This early feminist novel is a wickedly funny slice of mid-nineteenth-century Americana peppered with details of the era’s freakish medical tactics and leavened with a smart and sassy commentary about the societal restraints on women’s physical and intellectual abilities.
First published in 1852, Delia’s Doctors is one of four known novels by Hannah Gardner Creamer, an American writer whose life and career have been all but absent from the annals of American history. In the book, eighteen-year-old Delia Thornton is ill. Her condition, more psychological than phy-sical, worsens during the bitter winter, even as doctor after doctor attempts to cure her.
As Delia typifies the female heroine whose sickness is aggravated by listlessness and inactivity, her brother’s fiancée, Adelaide Wilmot, is Delia’s more robust counterpart. Adelaide thinks she could do anything, if only she were a man, and she dreams of being a physician. Quick to point out the shortcomings of male doctors in treating female illnesses, Adelaide saves Delia and delivers a series of arguments against New England patriarchy.
Emily Dickinson's Open Folios: Scenes of Reading, Surfaces of Writing is a fine facsimile edition and aesthetic exploration of a group of forty late drafts and fragments hitherto known as the "Lord letters." The drafts are presented in facsimile form on high-quality paper alongside typed transcriptions that reproduce as fully as possible the shock of script and startling array of visual details inscribed on the surfaces of the manuscripts.
Werner argues that a redefinition of the editorial enterprise is needed to approach the revelations of these writings-- the details that have been all but erased by editorial interventions and print conventions in the twentieth century. Paradoxically, "un-editing" them allows an exploration of the relationship between medium and messages. Werner's commentary forsakes the claims to comprehensiveness generally associated with scholarly narrative in favor of a series of speculative and fragmentary "close-ups"--a portrait in pieces. Finally, she proposes the acts of both reading and writing as visual poems.
A crucial reference for Dickinson scholars, this book is also of primary importance to textual scholars, editorial theorists, and students of gender and cultural studies interested in the production, dissemination, and interpretation of works by women writers.
This publication has been supported by a grant from the National Endowment for the Humanities.
Marta L. Werner received her Ph.D. from the State University of New York-Buffalo. She is an independent scholar and a member of the Emily Dickinson Editing Collective.
George Szell was the Cleveland Orchestra's towering presence for over a quarter of a century. From the boardroom to the stage, Szell's powerful personality affected every aspect of a musical institution he reshaped in his own perfectionist image. Marcia Hansen Kraus's participation in Cleveland's classical musical scene allowed her an intimate view of Szell and his achievements. As a musician herself, and married to an oboist who worked under Szell, Kraus pulls back the curtain on this storied era through fascinating interviews with orchestra musicians and patrons. Their recollections combine with Kraus's own to paint a portrait of a multifaceted individual who both earned and transcended his tyrannical reputation. If some musicians hated Szell, others loved him or at the least respected his fair-minded toughness. A great many remember playing under his difficult leadership as the high point in their lives. Filled with vivid backstage stories, George Szell's Reign reveals the human side of a great orchestra ”and how one visionary built a premier classical music institution.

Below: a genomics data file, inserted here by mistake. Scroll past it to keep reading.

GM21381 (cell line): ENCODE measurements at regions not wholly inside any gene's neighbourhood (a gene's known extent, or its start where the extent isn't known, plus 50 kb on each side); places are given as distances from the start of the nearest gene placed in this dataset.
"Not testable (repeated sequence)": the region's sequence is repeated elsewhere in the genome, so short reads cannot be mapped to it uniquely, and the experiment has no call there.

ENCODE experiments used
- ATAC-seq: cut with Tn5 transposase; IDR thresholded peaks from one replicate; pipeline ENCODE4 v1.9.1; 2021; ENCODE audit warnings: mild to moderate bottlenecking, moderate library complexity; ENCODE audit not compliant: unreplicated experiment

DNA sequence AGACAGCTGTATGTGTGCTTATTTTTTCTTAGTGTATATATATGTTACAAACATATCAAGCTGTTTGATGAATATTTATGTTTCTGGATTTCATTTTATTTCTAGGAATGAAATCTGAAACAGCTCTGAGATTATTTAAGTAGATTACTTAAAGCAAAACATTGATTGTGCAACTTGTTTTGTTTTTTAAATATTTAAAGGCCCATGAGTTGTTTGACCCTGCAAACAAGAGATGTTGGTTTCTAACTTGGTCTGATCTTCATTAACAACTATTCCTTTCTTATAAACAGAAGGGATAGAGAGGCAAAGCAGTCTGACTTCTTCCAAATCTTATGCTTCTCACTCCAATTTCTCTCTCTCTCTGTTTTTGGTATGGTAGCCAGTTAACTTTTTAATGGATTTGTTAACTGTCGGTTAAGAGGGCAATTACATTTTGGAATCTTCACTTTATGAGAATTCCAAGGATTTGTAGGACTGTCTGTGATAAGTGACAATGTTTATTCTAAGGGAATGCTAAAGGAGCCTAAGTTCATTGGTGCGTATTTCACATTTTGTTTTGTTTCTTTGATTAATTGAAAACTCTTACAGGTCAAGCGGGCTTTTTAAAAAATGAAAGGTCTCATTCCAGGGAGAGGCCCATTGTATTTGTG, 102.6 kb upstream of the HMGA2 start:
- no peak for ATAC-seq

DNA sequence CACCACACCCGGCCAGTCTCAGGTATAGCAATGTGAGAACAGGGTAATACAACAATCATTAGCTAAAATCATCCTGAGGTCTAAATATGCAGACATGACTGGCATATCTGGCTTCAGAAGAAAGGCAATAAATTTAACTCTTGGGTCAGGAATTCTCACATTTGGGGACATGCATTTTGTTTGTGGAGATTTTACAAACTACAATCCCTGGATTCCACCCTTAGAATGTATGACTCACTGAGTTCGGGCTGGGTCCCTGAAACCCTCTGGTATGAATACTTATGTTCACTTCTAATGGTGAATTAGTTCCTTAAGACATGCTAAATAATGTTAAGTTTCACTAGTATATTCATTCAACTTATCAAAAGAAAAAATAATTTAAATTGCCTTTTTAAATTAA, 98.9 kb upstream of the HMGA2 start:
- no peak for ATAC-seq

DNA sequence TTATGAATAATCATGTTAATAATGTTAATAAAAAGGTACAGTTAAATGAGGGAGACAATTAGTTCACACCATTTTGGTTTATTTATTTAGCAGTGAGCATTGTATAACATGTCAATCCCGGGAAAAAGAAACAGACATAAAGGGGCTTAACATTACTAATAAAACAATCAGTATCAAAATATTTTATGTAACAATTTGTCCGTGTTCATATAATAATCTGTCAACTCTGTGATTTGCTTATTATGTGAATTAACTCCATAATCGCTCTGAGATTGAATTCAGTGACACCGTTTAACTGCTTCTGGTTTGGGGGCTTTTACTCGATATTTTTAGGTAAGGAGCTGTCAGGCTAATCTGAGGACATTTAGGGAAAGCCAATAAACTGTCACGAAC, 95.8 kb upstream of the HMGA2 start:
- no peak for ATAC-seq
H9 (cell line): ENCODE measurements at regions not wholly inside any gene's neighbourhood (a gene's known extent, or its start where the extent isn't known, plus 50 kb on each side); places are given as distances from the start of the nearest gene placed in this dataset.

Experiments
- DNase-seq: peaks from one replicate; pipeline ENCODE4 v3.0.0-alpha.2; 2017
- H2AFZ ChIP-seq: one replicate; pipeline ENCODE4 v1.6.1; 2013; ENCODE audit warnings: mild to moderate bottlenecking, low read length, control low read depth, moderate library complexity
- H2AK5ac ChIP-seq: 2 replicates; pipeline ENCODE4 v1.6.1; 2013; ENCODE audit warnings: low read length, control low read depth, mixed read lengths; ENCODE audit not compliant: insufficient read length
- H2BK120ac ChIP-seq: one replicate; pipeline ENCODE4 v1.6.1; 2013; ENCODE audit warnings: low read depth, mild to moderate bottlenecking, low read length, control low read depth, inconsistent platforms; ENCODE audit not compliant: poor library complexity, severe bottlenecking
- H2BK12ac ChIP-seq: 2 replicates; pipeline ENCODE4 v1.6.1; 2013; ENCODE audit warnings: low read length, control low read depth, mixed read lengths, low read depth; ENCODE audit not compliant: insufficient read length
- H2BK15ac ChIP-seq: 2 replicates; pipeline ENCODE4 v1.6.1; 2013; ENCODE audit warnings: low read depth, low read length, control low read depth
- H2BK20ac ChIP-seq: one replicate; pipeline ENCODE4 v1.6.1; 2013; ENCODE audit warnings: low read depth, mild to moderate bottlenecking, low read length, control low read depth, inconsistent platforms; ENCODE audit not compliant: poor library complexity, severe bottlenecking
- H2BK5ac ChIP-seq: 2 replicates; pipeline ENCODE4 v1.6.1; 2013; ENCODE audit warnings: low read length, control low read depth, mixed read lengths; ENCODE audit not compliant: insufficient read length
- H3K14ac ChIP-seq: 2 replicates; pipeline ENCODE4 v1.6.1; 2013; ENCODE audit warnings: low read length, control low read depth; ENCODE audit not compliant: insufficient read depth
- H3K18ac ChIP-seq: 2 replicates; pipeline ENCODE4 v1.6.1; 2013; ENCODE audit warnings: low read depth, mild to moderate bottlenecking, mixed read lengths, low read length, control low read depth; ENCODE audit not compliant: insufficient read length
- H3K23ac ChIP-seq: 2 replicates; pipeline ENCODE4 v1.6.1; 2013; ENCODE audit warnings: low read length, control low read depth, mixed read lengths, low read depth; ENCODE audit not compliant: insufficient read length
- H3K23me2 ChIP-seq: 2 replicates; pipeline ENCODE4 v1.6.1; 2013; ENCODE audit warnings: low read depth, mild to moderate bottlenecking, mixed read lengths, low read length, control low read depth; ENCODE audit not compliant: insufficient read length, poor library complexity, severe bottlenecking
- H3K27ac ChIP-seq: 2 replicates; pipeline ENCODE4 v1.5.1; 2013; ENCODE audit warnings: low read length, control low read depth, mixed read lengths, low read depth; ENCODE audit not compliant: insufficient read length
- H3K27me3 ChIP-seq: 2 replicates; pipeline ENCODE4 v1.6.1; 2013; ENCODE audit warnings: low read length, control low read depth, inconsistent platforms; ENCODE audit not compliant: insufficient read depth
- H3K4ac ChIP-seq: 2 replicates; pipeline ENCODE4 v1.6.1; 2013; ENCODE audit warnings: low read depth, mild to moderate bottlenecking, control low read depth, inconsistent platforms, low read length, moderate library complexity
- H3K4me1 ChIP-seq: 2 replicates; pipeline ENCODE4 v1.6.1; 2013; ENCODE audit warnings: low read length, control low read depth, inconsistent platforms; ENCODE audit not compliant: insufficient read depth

Painted vases are the richest and most complex images that remain from ancient Greece. Over the past decades, a great deal has been written on ancient art that portrays myths and rituals. Less has been written on scenes of daily life, and what has been written has been tucked away in hard-to-find books and journals. A Guide to Scenes of Daily Life on Athenian Vases synthesizes this material and expands it: it is the first comprehensive volume to present visual representations of everything from pets and children's games to drunken revelry and funerary rituals.
John H. Oakley's clear, accessible writing provides sound information with just the right amount of detail. Specialists of Greek art will welcome this book for its text and illustrations. This guide is an essential and much-needed reference for scholars and an ideal sourcebook for classics and art history.
The image of the ethnographer in the field who observes his or her subjects from a distance while copiously taking notes has given way in recent years to a more critical and engaged form of anthropology. Composed as a polyphonic dialogue of texts, Stefania Pandolfo's Impasse of the Angels takes this engagement to its limit by presenting the relationship between observer and observed as one of interacting equals and mutually constituting interlocuters.
Impasse of the Angels explores what it means to be a subject in the historical and poetic imagination of a southern Moroccan society. Passionate and lyrical, ironic and tragic, the book listens to dissonant, often idiosyncratic voices—poetic texts, legends, social spaces, folktales, conversations—which elaborate in their own ways the fractures, wounds, and contradictions of the Maghribî postcolonial present. Moving from concrete details in a traditional ethnographic sense to a creative, experiential literary style, Impasse of the Angels is a tale of life and death compellingly addressing readers from anthropology, literature, philosophy, postcolonial criticism, and Middle Eastern studies.
Spiller combines a mastery of the primary sources with a vibrant historical imagination to locate a dozen turning points in the world's history of warfare that altered our understanding of war and its pursuit. We are conducted through profound moments by the voices of those who witnessed them and are given a graphic understanding of war, the devastating choices, the means by which battles are won and lost, and the enormous price exacted. Spiller's attention to the sights and sounds of battle enables us to feel the sting and menace of past violent conflicts as if they were today's.